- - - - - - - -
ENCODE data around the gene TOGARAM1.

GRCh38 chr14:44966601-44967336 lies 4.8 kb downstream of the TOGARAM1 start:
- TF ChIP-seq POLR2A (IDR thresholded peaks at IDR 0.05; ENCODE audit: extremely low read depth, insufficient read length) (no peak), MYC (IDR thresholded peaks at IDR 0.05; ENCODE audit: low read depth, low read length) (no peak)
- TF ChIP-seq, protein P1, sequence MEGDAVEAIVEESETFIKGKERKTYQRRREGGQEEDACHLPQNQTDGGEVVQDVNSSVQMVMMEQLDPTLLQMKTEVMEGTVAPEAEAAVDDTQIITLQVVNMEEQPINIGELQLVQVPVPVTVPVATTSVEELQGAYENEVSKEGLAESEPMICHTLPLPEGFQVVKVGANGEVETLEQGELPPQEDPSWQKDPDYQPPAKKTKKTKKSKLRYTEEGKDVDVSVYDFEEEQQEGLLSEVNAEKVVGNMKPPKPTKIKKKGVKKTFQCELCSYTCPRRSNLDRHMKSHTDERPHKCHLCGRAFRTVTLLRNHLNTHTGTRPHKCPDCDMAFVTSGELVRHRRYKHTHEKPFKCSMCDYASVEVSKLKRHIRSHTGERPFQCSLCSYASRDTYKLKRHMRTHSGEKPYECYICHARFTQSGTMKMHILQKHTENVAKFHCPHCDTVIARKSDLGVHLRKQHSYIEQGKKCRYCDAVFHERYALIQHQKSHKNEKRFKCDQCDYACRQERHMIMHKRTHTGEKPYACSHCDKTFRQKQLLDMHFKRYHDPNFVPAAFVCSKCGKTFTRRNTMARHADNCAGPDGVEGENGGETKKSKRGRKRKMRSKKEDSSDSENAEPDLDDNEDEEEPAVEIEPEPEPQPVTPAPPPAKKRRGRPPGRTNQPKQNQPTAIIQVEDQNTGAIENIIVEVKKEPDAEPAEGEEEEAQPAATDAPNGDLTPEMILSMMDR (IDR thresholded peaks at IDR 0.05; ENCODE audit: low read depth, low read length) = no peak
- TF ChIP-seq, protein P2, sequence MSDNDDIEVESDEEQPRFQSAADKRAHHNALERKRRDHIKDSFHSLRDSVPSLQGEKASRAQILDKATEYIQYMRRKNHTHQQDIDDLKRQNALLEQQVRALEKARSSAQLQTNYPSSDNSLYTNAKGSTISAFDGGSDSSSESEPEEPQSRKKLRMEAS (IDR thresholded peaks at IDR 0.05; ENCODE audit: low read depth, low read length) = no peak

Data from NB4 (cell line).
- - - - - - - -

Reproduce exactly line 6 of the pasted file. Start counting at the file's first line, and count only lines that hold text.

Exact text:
Data from NB4 (cell line).